Classic Intel: The Man With The Golden Gun - Online Review

'the promise of Bond on his own, cut off officially from MI6, holds enough titillation, for the most part, to see this particular outing survive intact'

Whilst nowhere near on the same level as predecessor Live And Let Die, The Man With The Golden Gun once again brings a certain level of xenophobia towards all non-Brits, a fact exacerbated by the decision to bring back the former film's J. W. Pepper (Clifton James), one of the worst character inventions in a franchise rife with them. As Pepper spits out his, by now, established brand of stereotyped hick-racism, his presence ill-advisedly extends beyond being a sight-gag and a Bond film once again falters under the weight of prejudice.

Thankfully, The Man With The Golden Gun has more going for it than Roger Moore's previous stab at Ian Fleming's super-spy. Its star may already be creaking from old-age (the kung-fu fight scene is hilariously stiff), but the promise of Bond on his own, cut off officially from MI6, holds enough titillation, for the most part, to see this particular outing survive intact.

Of significant benefit are the cast, who put in at least a passionate shout for being amongst the better Bond ensembles, certainly of the Roger Moore era. Christopher Lee is forced into some silly dialogue late on but his thespian take on Scaramanga is delightful and Bond-esque one-liners roll of his tongue with minimum effort. Maude Adams is spectacularly more comfortable as the femme fatale here than as the super-smuggler in Octopussy and Britt Ekland, although marginalised for laughs later (she's blonde and female; what else is she useful for in Bond's world) does well as a kind of Moneypenny replacement. Hervé Villechaize, as Nick Nack, has a ball.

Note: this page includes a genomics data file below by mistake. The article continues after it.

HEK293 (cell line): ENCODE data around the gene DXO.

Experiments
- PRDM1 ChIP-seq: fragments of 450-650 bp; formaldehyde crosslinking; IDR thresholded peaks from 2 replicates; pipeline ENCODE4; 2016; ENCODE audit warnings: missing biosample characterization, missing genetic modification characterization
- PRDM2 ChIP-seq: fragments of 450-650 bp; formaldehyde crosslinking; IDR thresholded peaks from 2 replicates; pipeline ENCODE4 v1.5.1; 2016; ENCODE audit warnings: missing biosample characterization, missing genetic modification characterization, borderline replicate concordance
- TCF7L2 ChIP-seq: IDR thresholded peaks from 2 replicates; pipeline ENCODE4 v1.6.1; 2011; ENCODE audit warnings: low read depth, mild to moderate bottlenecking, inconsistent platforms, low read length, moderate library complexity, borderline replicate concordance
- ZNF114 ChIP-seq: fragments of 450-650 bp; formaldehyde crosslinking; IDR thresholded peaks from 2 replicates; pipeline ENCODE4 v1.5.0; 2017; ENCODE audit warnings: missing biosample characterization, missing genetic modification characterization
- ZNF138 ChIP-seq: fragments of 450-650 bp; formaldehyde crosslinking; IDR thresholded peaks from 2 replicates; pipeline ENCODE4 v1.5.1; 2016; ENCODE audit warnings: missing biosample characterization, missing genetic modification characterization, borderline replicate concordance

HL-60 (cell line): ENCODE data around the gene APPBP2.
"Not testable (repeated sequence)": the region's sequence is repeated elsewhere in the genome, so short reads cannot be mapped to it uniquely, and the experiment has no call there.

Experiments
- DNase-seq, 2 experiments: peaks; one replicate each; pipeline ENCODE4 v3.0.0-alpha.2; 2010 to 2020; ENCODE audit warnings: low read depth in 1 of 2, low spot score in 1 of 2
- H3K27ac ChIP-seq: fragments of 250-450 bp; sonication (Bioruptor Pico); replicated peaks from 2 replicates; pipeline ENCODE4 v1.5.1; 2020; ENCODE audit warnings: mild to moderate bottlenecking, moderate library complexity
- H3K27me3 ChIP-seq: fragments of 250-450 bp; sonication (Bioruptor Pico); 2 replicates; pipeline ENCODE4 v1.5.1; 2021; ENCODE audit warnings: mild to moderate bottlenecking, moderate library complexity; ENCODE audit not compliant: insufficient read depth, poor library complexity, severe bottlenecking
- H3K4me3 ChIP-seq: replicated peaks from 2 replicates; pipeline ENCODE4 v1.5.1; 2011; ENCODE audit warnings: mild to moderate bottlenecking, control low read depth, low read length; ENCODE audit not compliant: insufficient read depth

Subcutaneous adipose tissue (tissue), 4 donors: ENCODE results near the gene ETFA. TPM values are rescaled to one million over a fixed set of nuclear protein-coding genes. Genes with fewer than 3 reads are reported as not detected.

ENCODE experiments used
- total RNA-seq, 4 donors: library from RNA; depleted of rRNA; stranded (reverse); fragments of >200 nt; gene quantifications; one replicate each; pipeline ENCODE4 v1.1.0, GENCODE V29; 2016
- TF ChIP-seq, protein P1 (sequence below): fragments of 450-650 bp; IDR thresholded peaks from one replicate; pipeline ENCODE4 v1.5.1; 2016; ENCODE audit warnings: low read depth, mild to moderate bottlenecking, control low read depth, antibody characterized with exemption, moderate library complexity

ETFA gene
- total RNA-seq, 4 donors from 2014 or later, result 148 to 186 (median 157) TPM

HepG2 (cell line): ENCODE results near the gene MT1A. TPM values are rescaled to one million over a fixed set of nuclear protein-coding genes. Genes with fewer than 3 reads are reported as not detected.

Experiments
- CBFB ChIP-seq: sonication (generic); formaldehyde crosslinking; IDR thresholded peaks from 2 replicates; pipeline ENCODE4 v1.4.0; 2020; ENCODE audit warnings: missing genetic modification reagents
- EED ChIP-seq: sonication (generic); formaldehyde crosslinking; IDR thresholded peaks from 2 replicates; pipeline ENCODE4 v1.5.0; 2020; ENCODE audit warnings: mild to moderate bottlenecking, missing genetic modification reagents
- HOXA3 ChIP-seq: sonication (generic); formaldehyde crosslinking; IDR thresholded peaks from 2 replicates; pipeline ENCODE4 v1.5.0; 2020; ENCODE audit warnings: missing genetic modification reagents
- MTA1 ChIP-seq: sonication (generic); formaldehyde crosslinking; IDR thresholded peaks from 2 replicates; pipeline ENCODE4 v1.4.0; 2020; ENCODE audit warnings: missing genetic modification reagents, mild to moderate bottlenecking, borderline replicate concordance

Those on Bond plot hole watch by now may question two significant problems, starting with Scaramanga and Hai Fat's (Richard Loo) decision to lure Bond back for an evening meal, when they have already solved his disguise and surely could have 'offed' him there and then any way. Secondly, there is Hip (Soon-Tek Oh), who incomprehensibly decides to drive off and leave Bond to fend for himself, moments after rescuing him. It's all right though, director Guy Hamilton gets at least a nice river chase out of it.

Less ponderous and less offensive than Moore's first Bond outing, this at least remembers the series should be fun, whilst continuing to establish Roger's individual, erm, 'style'.




The Man With The Golden Gun was playing on Sky Anytime+ and Sky Go.

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